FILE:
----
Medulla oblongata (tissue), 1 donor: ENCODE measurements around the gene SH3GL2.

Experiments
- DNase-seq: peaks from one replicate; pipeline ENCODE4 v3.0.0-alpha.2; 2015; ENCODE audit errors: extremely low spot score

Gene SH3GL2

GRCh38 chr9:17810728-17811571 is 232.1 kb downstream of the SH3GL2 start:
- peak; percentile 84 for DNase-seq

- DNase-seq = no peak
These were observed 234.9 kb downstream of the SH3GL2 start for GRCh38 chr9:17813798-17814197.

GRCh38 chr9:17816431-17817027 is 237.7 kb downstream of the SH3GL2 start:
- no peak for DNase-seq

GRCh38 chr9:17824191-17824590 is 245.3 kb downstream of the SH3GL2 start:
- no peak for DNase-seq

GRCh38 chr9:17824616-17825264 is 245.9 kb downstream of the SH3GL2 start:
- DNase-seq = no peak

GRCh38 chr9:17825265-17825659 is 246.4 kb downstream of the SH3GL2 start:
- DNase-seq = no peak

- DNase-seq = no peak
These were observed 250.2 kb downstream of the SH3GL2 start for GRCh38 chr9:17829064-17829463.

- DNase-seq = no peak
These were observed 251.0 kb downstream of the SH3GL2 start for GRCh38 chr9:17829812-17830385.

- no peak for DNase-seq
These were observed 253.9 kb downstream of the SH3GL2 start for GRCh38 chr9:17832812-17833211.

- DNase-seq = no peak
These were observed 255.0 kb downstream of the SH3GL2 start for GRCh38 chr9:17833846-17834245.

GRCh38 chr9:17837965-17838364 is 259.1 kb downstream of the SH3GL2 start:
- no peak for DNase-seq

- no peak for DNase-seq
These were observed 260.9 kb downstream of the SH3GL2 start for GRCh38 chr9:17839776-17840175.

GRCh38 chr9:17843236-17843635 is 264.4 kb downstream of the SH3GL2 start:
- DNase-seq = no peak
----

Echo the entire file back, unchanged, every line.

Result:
Medulla oblongata (tissue), 1 donor: ENCODE measurements around the gene SH3GL2.

Experiments
- DNase-seq: peaks from one replicate; pipeline ENCODE4 v3.0.0-alpha.2; 2015; ENCODE audit errors: extremely low spot score

Gene SH3GL2

GRCh38 chr9:17810728-17811571 is 232.1 kb downstream of the SH3GL2 start:
- peak; percentile 84 for DNase-seq

- DNase-seq = no peak
These were observed 234.9 kb downstream of the SH3GL2 start for GRCh38 chr9:17813798-17814197.

GRCh38 chr9:17816431-17817027 is 237.7 kb downstream of the SH3GL2 start:
- no peak for DNase-seq

GRCh38 chr9:17824191-17824590 is 245.3 kb downstream of the SH3GL2 start:
- no peak for DNase-seq

GRCh38 chr9:17824616-17825264 is 245.9 kb downstream of the SH3GL2 start:
- DNase-seq = no peak

GRCh38 chr9:17825265-17825659 is 246.4 kb downstream of the SH3GL2 start:
- DNase-seq = no peak

- DNase-seq = no peak
These were observed 250.2 kb downstream of the SH3GL2 start for GRCh38 chr9:17829064-17829463.

- DNase-seq = no peak
These were observed 251.0 kb downstream of the SH3GL2 start for GRCh38 chr9:17829812-17830385.

- no peak for DNase-seq
These were observed 253.9 kb downstream of the SH3GL2 start for GRCh38 chr9:17832812-17833211.

- DNase-seq = no peak
These were observed 255.0 kb downstream of the SH3GL2 start for GRCh38 chr9:17833846-17834245.

GRCh38 chr9:17837965-17838364 is 259.1 kb downstream of the SH3GL2 start:
- no peak for DNase-seq

- no peak for DNase-seq
These were observed 260.9 kb downstream of the SH3GL2 start for GRCh38 chr9:17839776-17840175.

GRCh38 chr9:17843236-17843635 is 264.4 kb downstream of the SH3GL2 start:
- DNase-seq = no peak